The 10 Most Addictive Foods

These treats may have you chemically hooked

December 11, 2012
Constant Cravings
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Talk about the worst words to hear from your waiter. Oh, you know you shouldn't, but you're no match for the smell of those fresh-baked cookies wafting from the kitchen. Why is every super-palatable food of today damn near impossible to resist?

"Nobody's binging on spinach or broccoli," says Ashley Gearhardt, PhD, assistant professor in the psychology department at the University of Michigan. As co-creator of Yale University's Food Addiction Scale, she's contributing to a growing body of research that puts "food"--or the processed chemicals that pass for food these days--in the same category as drugs of abuse.

How can a bag of chips and a sweet little snack cake turn you into an addict? Blame sugar, salt, and fat. Our bodies have not evolved to handle this over-stimulating trifecta, says Gearhardt. Long before Mrs. Fields was peddling cookies in shopping malls, sugar was a rare treat, found in fruit and guarded by stinging bees; salt was a simple garnish; and fat was a nutrient that had to be hunted or foraged. (Search: How to Choose Healthy Fats) Now, processed foods often contain all three (remember the bacon ice cream sundae?)--minus the protein, fiber, and water that help your body handle them.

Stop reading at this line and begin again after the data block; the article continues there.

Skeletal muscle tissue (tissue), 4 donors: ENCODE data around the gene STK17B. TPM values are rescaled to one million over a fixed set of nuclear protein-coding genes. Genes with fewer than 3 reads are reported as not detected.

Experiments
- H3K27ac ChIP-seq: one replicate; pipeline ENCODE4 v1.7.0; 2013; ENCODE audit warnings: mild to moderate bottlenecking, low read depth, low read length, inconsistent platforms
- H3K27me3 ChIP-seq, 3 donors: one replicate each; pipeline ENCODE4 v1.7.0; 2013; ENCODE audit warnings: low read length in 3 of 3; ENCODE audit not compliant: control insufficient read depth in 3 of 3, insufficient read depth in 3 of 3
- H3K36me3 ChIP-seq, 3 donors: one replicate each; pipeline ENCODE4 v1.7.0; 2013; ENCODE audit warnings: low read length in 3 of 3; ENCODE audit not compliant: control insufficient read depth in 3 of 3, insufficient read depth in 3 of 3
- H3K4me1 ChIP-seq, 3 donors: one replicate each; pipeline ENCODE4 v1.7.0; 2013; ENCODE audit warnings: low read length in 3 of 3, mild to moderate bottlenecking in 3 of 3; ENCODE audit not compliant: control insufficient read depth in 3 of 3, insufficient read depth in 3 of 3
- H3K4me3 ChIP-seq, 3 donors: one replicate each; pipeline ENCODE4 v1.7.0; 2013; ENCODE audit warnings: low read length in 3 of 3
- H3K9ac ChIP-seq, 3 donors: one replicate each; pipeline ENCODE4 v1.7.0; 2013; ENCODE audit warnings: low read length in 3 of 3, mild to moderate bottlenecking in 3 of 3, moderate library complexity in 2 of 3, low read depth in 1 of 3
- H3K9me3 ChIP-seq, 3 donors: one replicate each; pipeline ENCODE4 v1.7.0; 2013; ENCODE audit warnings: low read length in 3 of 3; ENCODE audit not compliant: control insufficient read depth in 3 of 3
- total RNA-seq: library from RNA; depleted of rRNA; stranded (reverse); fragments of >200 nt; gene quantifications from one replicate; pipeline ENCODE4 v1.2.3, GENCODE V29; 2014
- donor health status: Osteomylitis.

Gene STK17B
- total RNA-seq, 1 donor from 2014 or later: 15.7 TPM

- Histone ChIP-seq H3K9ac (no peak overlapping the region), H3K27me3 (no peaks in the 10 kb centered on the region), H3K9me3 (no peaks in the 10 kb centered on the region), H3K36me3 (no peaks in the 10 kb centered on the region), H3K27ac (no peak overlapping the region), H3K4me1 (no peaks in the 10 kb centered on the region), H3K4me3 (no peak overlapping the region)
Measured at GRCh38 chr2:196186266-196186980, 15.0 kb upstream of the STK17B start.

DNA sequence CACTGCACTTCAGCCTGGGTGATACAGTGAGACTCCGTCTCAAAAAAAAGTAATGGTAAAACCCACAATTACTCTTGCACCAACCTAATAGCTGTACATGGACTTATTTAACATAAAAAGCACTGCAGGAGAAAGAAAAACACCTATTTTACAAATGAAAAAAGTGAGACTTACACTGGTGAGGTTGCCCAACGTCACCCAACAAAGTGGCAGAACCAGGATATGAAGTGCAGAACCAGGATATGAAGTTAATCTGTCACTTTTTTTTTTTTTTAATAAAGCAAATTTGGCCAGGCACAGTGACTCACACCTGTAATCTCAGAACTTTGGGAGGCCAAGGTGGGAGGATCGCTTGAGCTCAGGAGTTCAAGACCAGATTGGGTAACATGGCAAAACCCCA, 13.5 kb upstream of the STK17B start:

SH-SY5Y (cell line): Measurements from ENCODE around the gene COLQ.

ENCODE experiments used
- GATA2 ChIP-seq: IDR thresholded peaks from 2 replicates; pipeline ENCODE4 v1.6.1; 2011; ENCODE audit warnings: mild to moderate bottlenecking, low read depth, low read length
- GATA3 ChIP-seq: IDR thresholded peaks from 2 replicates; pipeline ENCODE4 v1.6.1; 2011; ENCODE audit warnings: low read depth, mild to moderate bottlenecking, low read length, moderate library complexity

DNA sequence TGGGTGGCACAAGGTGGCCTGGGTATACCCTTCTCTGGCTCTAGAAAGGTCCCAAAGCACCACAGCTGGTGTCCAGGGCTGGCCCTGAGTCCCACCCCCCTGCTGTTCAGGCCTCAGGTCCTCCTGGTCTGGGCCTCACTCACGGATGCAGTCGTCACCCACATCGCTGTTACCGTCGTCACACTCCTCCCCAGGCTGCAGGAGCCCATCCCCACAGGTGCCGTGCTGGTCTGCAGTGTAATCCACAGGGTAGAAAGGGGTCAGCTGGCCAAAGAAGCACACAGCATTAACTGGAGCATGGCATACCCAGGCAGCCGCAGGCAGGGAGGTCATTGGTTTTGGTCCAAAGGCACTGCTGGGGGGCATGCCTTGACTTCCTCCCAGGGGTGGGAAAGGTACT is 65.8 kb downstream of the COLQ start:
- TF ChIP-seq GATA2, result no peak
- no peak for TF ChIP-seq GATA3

And women are more likely than men to get addicted. "Women tend to restrict and then binge," says Gearhardt. "That seems to sensitize the brain's developing an addictive process and for you to have a psychologically unhealthy relationship with the substance." (Sound familiar? Find out if you're a food addict, and how to beat it.)

So which foods are the most addicting? Gearhardt told us the top 10. Is your biggest weakness in the countdown?

The three-stage detox and recovery plan for overeating and food addiction from Pam Peeke, M.D, M.P.H.

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